Kristina Rath: Running For a Cure
Kristina Rath started running marathons at age 40, and in the last 13 years, she has raised more than $250,000 for the Children’s Tumor Foundation (CTF). Kristina is preparing for her 20th marathon for the CTF, an organization dedicated to improving the health and well-being of those with neurofibromatosis (NF). The cause is near to her heart.
“My youngest daughter, Jane, was diagnosed with neurofibromatosis as an infant,” Kristina explains. “I had always been a runner, and when my daughter was born and received this diagnosis, I wanted to do something because, at the time, there was no treatment.”
According to Kristina, NF is an extremely rare genetic condition that causes tumors that impact the brain, spinal cord, and nerves. And while it can be relatively benign, it can also be far more severe.
“Neurofibromatosis is a genetic condition that causes multiple nerve tumors and has no cure. It is considered a rare disease; about one in 3,000 people are diagnosed with this,” says Kristina. “Most people have mild or no symptoms. It’s a condition that causes tumors to grow on nerve tissues and can have some other abnormalities associated with it.
“A majority of these tumors are benign. About 10% are malignant, but the problem is that they can be large and kind of locally invasive, meaning because they are growing on nerves, they follow the nerve along, and so they’re almost ropey type tumors,” Kristina continues. “They can be large and, in most cases, can’t be removed. There is also a big concern of pain with NF; I’m happy to say that my daughter does not experience that, but this condition can be a major concern.”
Kristina, a doctor at her own private OB-GYN practice, says her knowledge as a medical professional has been both a blessing and a terror when facing her daughter’s diagnosis.
“I guess it was somewhat beneficial having a little bit of a medical background. And, of course, having a little knowledge is a dangerous thing because all you can think of are the worst-case scenarios,” says Kristina. “But it’s definitely helped me navigate the system better. Especially being able to get her this treatment for such a rare disease. But when I have things explained to me by doctors, I often say, please just explain it to me like I’m a normal mom without any knowledge. When it’s your kid, your medical training goes out the window. But it has definitely allowed me to better understand the technical aspects.”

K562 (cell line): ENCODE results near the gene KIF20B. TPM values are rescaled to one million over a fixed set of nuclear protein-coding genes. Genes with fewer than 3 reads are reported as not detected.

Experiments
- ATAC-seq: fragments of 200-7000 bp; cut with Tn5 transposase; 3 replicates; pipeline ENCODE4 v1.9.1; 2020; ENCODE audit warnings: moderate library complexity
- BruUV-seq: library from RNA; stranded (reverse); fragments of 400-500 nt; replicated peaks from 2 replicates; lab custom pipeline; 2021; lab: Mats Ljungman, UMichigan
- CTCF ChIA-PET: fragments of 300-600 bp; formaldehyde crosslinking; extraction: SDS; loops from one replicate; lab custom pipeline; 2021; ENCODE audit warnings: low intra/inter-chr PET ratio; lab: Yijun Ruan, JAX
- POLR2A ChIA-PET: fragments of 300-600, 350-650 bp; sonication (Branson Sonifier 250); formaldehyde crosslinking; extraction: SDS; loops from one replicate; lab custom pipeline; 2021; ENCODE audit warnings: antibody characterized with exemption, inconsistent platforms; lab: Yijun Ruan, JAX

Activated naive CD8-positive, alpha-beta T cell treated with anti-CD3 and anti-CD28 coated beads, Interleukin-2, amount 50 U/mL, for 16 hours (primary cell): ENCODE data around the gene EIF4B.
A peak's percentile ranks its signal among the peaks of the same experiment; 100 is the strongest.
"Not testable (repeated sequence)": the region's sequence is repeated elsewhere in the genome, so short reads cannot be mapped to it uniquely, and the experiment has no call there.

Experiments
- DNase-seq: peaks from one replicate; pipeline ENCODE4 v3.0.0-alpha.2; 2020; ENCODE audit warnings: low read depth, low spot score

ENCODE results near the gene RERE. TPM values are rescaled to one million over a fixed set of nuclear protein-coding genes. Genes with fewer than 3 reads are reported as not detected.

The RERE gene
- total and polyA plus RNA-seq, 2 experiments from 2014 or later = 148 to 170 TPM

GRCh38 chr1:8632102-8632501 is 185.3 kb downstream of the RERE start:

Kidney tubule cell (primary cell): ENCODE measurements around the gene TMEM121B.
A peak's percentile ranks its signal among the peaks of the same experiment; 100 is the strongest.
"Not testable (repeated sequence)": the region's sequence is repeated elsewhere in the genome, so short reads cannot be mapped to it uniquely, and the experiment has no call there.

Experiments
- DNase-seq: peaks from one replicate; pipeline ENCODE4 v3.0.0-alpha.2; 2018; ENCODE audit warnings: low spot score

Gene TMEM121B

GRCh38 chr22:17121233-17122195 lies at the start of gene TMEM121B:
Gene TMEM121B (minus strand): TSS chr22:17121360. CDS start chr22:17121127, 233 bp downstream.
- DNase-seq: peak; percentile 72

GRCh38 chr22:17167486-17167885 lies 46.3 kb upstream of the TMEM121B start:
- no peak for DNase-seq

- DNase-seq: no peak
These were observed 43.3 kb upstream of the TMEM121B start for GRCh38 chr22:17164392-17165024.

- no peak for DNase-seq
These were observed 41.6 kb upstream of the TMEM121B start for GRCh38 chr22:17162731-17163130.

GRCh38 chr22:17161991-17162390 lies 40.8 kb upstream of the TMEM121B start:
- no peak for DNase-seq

While NF is rare and is currently without a cure, Kristina says there has been promising news. In 2016, a MEK inhibitor, selumetinib, entered clinical trials, gaining FDA approval in 2020 to become the first-ever medication approved for treating NF.
“Jane was one of the first children in the world to take the MEK inhibitor selumetinib in a clinical trial in 2016,” Kristina says. “There were only 24 kids they tested it on in the world, and in her case, it was successful. So, she has been on that since that time, and I consider her a pioneer.”
Like many diseases categorized as “rare,” knowledge about NF is hard to come by, and research is sparse. Funding and attention often go to afflictions with a larger number of patients. According to Kristina, though, CTF is one of the few organizations dedicated to helping NF patients and their families.
“I can’t pretend to have had an impact on this particular drug, but I do feel that by supporting research organizations like the Children’s Tumor Foundation, that I’ve helped contribute to the research that needed to happen to go into finding new treatments like the one is she taking.”
Kristina’s support comes in a variety of ways. She serves on the boards of several nonprofits dedicated to treating and searching for a cure, including as a volunteer for CTF’s Leadership Council since its 2015 inception. Additionally, she has served on the medical board of the Childhood Tumour Trust in the United Kingdom since 2019 and joined the board of directors of Neurofibromatosis Northeast in 2023.
Outside of the boardroom, Kristina supports CTF by indulging in one of her favorite pastimes.
“My running is actually my quiet time and my therapy,” she says. “I learned of the Children’s Tumor Foundation…they had this NF Endurance Team who run or cycle or what have you to raise funds for research, and because I was a runner, I knew that was something I could do to help.”
In May, Kristina will head to Cincinnati to run in her 20th marathon for CTF. She has three other marathons planned for 2023.
As for Jane, Kristina says the Daniel Hand High School student is “wonderful and doing great.”
“When it comes to NF, there is always something that needs attention…but we try to take it all with a grain of salt,” Kristina says. “She is great now. She’s a superstar at school, and she tries to live day-to-day without thinking about NF.”
For more information about NF, visit https://NFEmom.blogspot.com, CTF.org, or NFnorteast.org. To donate to Kristina’s 20th marathon fundraising goal, visit Krath4jane.com.